AMSTERDAM Dutch bank and insurance group ING ING.AS picked Ralph Hamers, head of its business in Belgium and Luxembourg, to succeed Jan Hommen as chief executive, a move that emphasises its focus on Europe following divestments in Asia and the Americas.
Like its Dutch rivals ABN Amro and Rabobank, ING has given up much of its extensive international presence and non-core businesses.
ING "cannot play in the champions' league," said Tom Muller, an analyst at Dutch private bank Theodoor Gilissen. "It should stick to what it is. If you're a top-three bank in the Benelux you earn a decent living, you have a good position... If you choose someone who knows this area well, you indicate this is important."
Hamers, a 46-year-old executive with a background in commercial and retail banking, will take over from Dutch business veteran Hommen in October.
Hommen, who turns 70 in April, became chief executive of ING in 2009 after the group was bailed out by the state. He was previously chief financial officer of consumer electronics group Philips (PHG.AS).
Under Hommen, ING has dismantled its once-fashionable bancassurer model and is divesting insurance, investment management and other assets through disposals or stock market listings as it prepares to repay the state.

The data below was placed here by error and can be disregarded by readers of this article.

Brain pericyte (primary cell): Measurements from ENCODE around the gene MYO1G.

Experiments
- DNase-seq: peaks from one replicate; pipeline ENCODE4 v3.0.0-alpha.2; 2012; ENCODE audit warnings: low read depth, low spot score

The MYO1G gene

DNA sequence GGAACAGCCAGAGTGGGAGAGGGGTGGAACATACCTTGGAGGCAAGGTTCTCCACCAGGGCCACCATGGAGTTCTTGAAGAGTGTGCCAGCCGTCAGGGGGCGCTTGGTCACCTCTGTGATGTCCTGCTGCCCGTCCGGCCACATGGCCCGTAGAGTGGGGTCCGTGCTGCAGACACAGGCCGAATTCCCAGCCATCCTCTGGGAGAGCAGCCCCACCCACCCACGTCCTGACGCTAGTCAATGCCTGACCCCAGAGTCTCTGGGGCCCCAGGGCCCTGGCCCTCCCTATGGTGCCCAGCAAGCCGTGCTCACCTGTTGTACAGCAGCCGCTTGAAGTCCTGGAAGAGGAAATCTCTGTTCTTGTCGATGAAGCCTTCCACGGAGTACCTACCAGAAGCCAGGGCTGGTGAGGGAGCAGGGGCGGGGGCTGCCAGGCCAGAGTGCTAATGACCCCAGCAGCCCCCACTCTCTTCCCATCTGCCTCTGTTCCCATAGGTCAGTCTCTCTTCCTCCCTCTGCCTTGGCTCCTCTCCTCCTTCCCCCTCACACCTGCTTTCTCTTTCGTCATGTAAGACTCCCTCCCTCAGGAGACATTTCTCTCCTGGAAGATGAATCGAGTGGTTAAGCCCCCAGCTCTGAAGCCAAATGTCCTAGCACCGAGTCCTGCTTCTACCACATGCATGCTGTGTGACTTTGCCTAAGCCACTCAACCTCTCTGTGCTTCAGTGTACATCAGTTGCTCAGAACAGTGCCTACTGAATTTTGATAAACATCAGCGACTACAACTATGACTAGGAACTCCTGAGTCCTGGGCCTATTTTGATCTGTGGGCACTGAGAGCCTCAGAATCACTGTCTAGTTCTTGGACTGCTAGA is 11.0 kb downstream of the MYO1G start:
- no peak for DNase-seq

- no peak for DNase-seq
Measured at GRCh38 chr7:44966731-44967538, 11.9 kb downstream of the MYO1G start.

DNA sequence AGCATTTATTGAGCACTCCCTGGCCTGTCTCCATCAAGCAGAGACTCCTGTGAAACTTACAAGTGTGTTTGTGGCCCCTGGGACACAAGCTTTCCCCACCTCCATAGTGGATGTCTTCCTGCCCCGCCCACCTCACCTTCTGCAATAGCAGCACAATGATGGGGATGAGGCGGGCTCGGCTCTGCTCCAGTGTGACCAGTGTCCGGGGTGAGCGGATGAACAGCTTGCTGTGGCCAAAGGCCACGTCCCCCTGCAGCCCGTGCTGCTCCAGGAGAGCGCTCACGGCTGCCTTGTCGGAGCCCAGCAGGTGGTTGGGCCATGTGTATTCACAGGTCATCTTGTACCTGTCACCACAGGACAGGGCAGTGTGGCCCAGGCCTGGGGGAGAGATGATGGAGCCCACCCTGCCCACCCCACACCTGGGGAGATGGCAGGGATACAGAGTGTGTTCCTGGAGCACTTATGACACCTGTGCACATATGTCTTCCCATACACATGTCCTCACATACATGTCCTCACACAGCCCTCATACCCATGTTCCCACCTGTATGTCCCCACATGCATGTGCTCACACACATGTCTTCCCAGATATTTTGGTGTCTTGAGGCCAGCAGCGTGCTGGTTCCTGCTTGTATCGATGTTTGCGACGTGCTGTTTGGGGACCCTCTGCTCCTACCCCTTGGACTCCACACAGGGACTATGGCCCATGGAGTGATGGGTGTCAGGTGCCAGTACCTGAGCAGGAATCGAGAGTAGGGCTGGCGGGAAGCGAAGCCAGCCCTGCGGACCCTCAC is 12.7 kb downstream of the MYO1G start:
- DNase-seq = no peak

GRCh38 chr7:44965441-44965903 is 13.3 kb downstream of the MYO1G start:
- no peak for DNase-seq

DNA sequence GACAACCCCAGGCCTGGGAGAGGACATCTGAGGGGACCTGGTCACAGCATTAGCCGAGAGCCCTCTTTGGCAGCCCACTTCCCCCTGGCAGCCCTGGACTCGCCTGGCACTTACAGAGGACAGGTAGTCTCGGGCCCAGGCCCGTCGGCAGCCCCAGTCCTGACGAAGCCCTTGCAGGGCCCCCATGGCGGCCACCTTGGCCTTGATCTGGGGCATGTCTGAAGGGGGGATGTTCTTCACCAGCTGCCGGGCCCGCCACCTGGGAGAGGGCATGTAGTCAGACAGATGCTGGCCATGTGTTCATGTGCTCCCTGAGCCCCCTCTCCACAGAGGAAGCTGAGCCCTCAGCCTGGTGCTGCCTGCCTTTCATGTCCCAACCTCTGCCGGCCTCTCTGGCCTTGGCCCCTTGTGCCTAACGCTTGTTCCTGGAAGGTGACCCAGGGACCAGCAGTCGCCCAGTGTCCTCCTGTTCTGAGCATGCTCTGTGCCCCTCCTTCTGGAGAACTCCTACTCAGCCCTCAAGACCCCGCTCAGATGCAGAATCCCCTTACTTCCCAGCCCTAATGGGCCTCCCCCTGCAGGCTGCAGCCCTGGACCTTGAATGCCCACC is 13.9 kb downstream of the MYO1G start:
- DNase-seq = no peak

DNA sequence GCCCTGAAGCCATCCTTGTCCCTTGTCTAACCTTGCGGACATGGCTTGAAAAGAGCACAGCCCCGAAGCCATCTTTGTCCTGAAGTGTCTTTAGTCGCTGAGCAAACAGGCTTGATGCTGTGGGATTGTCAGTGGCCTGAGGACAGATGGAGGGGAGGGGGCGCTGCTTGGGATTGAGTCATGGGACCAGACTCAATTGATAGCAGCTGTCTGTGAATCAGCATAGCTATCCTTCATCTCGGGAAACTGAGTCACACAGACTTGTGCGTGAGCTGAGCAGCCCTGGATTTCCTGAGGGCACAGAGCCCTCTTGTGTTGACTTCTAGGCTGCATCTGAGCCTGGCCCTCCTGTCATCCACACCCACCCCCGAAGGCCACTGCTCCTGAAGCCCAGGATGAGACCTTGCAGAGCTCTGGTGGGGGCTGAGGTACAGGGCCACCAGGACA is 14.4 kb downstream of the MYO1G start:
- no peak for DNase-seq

Last year, pan-Asian insurer AIA Group Ltd (AIG.N) agreed to buy ING's Malaysian insurance operations for $1.73 billion and Hong Kong businessman Richard Li, the younger son of Asia's richest man, agreed to buy ING's Hong Kong, Macau and Thailand insurance units for $2.14 billion.
Now Hamers and Hommen will be kept busy with the planned listing of the group's U.S. operations, further asset sales in Asia and repayment of the rest of the state aid.
SNS Securities analyst Lemer Salah said ING Bank was adopting a different profile, going back to its core market and selling less complex retail products.
"To put uncomplicated products in the market requires knowledge of the home market, and that can only be done by someone with that knowledge," said Salah.
Hamers, who joined ING in 1991 as a relationship manager for structured finance, worked in Romania, was global head of ING's commercial banking network and has been head of ING Belgium and Luxemburg since March 2011.
Earlier this month, ING said it would cut 2,400 jobs in Belgium and the Netherlands, saying the new lay-offs at IT and call centres were needed to lower costs in its retail banks in those countries.
ING shares were up about 0.9 percent at 6.22 euros by 1027 GMT following the announcement. (Writing by Sara Webb; Editing by Tom Pfeiffer)
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